Given Chinese perceptions of the relative stakes involved (high for the PRC, much lower for the U.S.), and China’s growing military power, Washington needs to find a way to make its commitment to the defense of Taiwan both iron-clad and unambiguously so. The obvious way to do this would be to adopt the kind of trip-wire strategy applied to such positive effect in Western Europe during the Cold War and in Korea to this very day. To wit, station U.S. troops on the island so that if the PRC were to invade, there would be American battle deaths – battle deaths that would ensure that the U.S. would be compelled to do everything in its power to defeat the invasion and restore Taiwan’s de facto independence. The challenge facing the U.S. is that, for a variety of reasons, U.S. troops have never been stationed on the Island, and that deploying them there now would be deemed a casus belli by Beijing.

So, the best possible strategy would seem to be off the table. But is it? Here’s a suggestion: act boldly to “home-port” an American warship at a Taiwanese port. Don’t telegraph whatever bilateral negotiations between Washington and Taipei would be needed to make this happen. Just sail the ship into harbor; leave it there; then, over time, develop the dockside infrastructure needed to support the vessel; then, again over time, increase either the size of the warship or the number of warships making that port home. In other words, play the salami-slice game, but in reverse: have the world’s premiere military power take a bold move short of the declared threshold of war, thus forcing its adversary either to accept the new status quo or attempt to re-establish the status quo ante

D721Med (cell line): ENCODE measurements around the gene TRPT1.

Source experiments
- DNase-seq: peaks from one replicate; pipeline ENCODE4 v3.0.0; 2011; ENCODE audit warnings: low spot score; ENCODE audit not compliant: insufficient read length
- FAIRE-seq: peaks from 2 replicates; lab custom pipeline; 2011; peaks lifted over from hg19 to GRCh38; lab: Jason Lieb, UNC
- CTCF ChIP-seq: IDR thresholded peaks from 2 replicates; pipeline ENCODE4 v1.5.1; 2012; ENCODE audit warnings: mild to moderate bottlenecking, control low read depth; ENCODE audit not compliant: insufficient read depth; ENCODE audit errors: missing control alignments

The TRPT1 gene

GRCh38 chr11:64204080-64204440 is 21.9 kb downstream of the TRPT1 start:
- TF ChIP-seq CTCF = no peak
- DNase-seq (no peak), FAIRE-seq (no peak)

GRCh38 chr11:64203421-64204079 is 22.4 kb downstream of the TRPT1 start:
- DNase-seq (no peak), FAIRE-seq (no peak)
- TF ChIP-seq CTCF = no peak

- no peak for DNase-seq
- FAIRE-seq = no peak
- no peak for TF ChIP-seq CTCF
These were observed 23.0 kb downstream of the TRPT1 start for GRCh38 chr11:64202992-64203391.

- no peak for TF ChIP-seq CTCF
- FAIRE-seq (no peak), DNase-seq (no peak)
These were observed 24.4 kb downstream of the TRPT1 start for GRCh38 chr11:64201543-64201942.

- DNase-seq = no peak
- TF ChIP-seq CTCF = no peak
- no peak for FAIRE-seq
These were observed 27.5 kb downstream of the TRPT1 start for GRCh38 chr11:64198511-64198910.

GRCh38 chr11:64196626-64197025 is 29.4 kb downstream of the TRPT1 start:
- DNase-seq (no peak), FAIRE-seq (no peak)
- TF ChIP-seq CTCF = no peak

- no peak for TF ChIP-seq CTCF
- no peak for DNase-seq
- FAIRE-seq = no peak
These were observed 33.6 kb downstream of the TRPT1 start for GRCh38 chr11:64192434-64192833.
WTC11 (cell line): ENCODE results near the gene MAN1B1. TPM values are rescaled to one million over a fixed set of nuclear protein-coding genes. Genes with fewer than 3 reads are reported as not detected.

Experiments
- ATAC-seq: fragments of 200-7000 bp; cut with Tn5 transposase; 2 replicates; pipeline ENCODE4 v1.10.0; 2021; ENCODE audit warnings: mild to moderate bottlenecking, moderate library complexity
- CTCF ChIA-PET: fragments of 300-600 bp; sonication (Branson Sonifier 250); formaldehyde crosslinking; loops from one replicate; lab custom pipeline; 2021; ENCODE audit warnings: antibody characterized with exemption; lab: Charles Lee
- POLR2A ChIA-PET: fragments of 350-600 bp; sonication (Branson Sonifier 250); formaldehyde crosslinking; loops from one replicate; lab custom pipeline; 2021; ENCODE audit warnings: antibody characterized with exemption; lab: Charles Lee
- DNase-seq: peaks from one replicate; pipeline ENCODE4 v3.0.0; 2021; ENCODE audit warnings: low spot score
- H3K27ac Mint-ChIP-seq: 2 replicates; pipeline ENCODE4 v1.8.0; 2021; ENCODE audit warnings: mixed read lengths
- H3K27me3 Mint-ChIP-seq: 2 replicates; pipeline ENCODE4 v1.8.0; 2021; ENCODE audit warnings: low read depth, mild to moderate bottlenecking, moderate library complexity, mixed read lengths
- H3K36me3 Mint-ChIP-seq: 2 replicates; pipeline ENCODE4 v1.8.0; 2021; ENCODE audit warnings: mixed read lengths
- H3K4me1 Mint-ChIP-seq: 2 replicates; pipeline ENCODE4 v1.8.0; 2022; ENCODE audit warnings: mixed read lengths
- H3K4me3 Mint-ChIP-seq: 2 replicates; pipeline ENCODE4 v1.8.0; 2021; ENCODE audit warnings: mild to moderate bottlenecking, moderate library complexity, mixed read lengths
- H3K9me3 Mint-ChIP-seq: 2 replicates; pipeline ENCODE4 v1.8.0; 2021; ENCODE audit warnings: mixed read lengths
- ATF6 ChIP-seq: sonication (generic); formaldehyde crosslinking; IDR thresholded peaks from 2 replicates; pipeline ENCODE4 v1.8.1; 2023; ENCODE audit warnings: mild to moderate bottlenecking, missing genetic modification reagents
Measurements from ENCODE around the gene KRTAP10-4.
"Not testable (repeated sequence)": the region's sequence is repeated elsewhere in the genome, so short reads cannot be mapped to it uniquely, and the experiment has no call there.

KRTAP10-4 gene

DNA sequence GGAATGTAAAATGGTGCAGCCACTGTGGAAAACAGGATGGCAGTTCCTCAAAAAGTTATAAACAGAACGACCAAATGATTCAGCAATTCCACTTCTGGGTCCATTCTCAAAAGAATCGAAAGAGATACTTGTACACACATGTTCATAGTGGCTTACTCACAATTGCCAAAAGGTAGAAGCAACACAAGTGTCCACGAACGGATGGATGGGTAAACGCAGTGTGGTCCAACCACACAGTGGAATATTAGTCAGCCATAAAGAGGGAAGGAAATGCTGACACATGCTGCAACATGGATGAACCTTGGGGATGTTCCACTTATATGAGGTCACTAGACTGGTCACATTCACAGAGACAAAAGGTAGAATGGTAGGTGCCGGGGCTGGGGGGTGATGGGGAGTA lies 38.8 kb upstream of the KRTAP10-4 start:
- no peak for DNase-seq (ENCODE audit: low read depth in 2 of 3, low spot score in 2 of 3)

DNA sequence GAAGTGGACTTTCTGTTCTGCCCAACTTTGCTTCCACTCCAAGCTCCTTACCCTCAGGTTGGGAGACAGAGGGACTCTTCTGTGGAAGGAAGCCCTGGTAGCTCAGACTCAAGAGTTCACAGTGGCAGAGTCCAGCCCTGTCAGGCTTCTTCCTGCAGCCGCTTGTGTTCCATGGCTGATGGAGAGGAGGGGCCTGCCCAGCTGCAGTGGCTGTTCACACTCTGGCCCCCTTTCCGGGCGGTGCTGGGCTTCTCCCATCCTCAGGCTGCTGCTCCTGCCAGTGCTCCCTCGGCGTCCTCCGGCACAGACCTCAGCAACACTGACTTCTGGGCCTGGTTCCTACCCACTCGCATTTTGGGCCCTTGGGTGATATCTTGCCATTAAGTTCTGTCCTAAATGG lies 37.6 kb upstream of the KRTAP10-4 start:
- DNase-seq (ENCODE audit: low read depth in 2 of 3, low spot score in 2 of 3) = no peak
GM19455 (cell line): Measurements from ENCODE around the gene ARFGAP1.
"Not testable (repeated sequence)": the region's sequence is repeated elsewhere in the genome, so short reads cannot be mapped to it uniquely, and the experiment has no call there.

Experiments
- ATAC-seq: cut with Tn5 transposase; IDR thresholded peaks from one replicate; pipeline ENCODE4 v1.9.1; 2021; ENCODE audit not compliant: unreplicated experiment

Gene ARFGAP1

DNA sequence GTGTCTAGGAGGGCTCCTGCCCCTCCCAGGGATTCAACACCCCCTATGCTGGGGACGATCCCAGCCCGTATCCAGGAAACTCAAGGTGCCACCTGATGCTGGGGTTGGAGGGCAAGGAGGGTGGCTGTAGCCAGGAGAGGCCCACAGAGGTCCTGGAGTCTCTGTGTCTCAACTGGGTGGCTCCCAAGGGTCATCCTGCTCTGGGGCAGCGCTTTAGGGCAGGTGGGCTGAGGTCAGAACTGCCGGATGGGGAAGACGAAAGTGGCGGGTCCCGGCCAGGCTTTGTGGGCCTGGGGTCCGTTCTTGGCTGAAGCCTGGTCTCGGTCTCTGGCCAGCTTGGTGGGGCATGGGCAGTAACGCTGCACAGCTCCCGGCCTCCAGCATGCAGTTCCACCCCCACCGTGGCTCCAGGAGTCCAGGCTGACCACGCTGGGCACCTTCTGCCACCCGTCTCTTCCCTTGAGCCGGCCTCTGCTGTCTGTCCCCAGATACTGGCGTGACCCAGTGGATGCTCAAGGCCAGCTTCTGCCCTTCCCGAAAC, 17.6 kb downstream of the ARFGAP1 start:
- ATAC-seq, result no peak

There would be risks, of course. In 2017, a Chinese embassy official told Congressional staffers that Beijing might respond to a U.S. warship's port visit with “non-peaceful means." But the situation is risky now. And, given the geopolitical circumstances, the risks of such a stratagem of stealth home-porting would be less than that of having tens of thousands of U.S. Marines or Army paratroopers suddenly land on the island and then establish permanent garrisons around the country.

If the U.S. were to signal its commitment in this way, as well as demonstrate that two can play the salami-slice game, it might just mean the end of PRC incursions into Taiwanese airspace. And beyond that, it might help stabilize the regional status quo while it still favors the U.S. and its democratic allies.

Andrew Latham is a professor of Political Science at Macalester College in Saint Paul, Minnesota, and former assistant Director of the Centre for International and Security Studies, York University, Toronto.